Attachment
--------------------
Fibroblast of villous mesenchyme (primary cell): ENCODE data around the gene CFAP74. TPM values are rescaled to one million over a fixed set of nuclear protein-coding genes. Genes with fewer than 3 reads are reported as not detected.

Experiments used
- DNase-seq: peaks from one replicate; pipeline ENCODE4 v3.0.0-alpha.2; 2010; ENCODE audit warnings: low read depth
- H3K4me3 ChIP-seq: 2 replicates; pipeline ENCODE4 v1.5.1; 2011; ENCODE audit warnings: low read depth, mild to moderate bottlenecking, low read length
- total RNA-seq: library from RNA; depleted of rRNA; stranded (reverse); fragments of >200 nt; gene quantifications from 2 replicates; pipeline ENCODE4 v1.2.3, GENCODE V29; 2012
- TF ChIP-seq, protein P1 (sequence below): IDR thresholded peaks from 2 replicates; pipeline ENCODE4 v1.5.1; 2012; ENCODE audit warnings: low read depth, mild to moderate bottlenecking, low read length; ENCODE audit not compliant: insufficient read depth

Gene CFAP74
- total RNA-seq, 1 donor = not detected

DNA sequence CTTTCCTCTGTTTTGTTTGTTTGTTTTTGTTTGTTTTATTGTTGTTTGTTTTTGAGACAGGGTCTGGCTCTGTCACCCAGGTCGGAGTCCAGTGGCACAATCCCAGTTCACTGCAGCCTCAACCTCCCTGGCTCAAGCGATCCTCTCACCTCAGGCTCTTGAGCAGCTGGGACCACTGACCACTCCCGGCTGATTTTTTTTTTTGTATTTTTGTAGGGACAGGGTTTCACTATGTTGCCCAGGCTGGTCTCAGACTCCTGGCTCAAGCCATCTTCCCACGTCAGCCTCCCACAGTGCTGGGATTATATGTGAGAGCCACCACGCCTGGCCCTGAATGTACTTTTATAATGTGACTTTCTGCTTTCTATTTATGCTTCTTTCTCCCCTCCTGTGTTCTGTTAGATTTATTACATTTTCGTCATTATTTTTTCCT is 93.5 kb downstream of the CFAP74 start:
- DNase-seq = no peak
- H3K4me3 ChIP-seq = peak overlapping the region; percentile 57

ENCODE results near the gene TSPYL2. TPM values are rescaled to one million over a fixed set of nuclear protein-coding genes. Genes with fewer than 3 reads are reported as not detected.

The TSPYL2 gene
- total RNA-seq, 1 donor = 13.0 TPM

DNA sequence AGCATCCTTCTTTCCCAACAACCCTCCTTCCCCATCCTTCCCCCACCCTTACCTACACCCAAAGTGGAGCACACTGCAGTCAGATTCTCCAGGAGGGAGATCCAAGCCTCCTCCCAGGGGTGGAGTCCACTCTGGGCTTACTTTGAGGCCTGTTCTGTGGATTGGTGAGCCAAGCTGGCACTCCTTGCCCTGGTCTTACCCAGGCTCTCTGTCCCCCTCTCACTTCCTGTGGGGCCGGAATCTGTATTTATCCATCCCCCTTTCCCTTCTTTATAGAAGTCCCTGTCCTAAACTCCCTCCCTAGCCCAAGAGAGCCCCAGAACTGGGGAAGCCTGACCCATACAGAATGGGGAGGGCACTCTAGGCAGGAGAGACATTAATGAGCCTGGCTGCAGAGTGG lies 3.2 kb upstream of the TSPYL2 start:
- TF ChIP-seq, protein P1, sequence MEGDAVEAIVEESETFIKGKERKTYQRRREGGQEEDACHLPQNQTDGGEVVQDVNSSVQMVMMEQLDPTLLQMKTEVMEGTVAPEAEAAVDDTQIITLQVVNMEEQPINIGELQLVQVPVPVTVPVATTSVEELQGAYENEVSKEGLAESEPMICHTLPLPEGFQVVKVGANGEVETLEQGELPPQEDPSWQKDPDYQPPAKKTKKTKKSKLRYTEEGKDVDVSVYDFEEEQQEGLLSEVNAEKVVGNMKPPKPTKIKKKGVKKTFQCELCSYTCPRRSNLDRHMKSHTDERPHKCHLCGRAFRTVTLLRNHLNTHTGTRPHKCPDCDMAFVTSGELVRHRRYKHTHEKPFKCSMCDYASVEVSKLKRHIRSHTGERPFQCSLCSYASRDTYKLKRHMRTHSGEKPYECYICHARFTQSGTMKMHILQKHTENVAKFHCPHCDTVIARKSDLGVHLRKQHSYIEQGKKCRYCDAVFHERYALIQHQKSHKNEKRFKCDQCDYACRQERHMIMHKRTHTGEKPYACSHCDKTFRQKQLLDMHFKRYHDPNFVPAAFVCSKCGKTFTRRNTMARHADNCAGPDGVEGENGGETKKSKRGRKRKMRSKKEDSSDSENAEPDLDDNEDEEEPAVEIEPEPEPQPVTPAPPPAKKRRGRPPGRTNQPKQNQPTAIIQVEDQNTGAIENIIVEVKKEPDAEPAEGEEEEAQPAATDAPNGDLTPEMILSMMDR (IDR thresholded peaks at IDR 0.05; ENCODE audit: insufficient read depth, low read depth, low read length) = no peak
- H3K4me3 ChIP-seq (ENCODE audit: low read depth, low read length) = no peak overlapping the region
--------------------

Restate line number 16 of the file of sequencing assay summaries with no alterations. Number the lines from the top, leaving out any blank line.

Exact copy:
- TF ChIP-seq, protein P1, sequence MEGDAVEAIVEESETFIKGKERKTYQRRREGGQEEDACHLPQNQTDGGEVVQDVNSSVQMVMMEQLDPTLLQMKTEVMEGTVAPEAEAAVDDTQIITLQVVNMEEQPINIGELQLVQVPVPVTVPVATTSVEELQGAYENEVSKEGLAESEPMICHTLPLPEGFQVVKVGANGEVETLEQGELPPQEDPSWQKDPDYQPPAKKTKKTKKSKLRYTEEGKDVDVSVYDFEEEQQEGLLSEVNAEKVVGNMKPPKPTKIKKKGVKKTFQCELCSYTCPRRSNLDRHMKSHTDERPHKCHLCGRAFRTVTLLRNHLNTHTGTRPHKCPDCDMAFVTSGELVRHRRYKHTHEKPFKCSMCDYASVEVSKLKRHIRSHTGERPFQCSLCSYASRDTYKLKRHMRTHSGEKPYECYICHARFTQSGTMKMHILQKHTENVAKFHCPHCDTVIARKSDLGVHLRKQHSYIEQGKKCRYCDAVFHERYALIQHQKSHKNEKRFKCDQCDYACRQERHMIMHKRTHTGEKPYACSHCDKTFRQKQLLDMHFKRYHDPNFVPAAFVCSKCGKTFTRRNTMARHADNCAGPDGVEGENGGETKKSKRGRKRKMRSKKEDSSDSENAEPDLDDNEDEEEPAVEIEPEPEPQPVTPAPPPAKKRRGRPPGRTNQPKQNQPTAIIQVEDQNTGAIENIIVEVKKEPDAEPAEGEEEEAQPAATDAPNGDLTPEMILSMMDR (IDR thresholded peaks at IDR 0.05; ENCODE audit: insufficient read depth, low read depth, low read length) = no peak